Almost half of U.S. parents are very worried their child will get COVID-19 at school

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The FINANCIAL — Almost half (45%) of U.S. parents report they are “very worried” that their children will contract COVID-19 at school or in childcare facilities. Twenty-seven percent report they are “somewhat worried,” 13% are “not too worried” and 9% are “not at all worried.”

These results are from the Franklin Templeton-Gallup Economics of Recovery From COVID-19 study, based on more than 5,000 web-based surveys conducted via an opt-in panel. The sample of U.S. adults was weighted to represent the entire U.S. adult population.

About Half of “Very Worried” Parents Prefer Remote Instruction

Parents whose child or children are enrolled in schooling (93% of all parents with children from birth to 18 years of age) were asked what type of schooling they currently want their child’s school to offer. Most parents who have one or more children enrolled in school would prefer that their child’s school have some level of in-person learning, either full time or part time, with some distance learning. However, about a third of parents would prefer that their child’s school offer full-time remote learning, and that rate increases among those who are very worried their child will contract the virus.

When parents are asked which of a series of factors affect their attitudes toward in-person instruction, cleanliness and sanitation procedures, requirements of daily health screenings, effectiveness of remote learning and mask-wearing requirements are the most important.

The implementation of safety steps has a greater impact on the feelings toward in-person schooling among those who are very worried about their children contracting COVID-19 at their school or childcare center. Two-thirds of parents who are very worried — versus less than one-third who are not “very worried” — say requirements for daily health screenings would have a major impact on their feelings. Parents who are very worried are also more likely than those who are not to say cleanliness and sanitation, class size and mask-wearing requirements would have a major impact on their feeling about in-person schooling for their child(ren).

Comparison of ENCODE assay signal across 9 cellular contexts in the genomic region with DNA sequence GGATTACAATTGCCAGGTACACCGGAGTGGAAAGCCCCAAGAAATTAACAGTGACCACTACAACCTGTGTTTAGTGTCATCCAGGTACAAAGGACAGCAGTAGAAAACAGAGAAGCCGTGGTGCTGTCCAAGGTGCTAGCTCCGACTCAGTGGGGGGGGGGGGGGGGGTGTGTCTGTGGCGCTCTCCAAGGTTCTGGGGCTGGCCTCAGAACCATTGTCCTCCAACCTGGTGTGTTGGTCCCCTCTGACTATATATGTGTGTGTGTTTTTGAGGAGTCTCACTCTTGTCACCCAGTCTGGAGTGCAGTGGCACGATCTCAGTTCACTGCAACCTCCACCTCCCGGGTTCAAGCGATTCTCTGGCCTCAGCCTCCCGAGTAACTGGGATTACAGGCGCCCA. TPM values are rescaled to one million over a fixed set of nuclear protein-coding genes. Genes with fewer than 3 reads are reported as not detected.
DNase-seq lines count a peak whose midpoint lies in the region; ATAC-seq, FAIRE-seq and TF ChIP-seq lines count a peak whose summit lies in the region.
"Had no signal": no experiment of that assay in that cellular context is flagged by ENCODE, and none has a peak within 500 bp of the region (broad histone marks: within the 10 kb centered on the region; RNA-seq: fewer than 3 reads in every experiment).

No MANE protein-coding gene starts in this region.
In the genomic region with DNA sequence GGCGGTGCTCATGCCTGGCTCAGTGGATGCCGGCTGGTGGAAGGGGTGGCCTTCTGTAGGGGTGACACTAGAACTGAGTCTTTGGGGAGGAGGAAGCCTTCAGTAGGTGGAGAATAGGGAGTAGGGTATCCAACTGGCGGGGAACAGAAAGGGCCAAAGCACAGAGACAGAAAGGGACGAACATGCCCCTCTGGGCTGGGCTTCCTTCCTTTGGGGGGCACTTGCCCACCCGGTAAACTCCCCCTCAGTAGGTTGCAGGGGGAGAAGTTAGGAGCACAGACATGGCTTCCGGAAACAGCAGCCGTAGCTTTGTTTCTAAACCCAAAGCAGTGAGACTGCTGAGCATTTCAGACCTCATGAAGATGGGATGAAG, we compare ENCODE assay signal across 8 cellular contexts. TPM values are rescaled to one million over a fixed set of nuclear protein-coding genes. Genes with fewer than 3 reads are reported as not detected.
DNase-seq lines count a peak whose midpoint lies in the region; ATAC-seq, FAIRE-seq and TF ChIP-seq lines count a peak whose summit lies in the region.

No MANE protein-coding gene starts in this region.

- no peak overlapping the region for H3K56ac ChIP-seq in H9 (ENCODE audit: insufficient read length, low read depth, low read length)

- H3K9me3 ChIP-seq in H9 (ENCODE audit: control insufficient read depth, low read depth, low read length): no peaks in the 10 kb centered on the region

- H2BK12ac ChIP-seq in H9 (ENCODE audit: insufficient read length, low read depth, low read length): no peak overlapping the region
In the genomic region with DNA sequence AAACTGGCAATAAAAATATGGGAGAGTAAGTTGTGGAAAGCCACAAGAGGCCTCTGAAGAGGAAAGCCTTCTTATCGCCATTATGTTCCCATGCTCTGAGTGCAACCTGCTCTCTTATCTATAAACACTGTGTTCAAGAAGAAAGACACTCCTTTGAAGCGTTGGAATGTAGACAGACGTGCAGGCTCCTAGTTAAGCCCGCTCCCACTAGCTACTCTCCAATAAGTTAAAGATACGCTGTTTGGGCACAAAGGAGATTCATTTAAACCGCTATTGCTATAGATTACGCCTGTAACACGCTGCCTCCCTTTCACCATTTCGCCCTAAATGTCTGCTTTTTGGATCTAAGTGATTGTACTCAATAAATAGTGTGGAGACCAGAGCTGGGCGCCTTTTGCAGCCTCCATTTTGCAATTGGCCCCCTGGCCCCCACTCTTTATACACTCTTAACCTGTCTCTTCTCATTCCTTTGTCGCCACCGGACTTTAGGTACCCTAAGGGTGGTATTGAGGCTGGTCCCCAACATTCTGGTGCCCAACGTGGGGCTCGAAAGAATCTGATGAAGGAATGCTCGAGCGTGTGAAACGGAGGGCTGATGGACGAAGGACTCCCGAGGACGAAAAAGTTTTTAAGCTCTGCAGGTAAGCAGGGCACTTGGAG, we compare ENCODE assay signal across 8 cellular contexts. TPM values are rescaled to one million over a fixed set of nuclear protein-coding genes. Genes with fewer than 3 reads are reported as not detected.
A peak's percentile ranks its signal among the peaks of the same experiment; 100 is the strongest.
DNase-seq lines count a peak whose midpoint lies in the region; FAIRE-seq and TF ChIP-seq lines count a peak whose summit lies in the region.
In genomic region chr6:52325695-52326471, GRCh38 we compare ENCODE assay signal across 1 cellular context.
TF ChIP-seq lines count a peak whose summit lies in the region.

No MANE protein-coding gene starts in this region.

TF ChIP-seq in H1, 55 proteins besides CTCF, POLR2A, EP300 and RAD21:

K-12 schools nationally are navigating and transitioning between in-person, remote and hybrid learning options as the COVID-19 virus continues to spread. As school systems struggle, so do parents who are juggling work and the reality of remote learning and the unpredictability of in-person school. Full economic recovery will remain out of reach until schools can safely instruct students in person, as parents have to be able to participate fully in the economy — as consumers and as employees. The monitoring and supervision required for remote learning affect these parents’ ability to leave the home and engage in a series of activities, as well as their productivity within their workplace, which has a significant and detrimental impact on employers.

Yet in-person instruction is unlikely to succeed if schools cannot implement required safety protocols that scientists report are necessary to slow the virus’ spread. Such steps — sanitation procedures, daily health screenings and social distancing — are among the measures concerned parents most want to see in order to send their children back to school.

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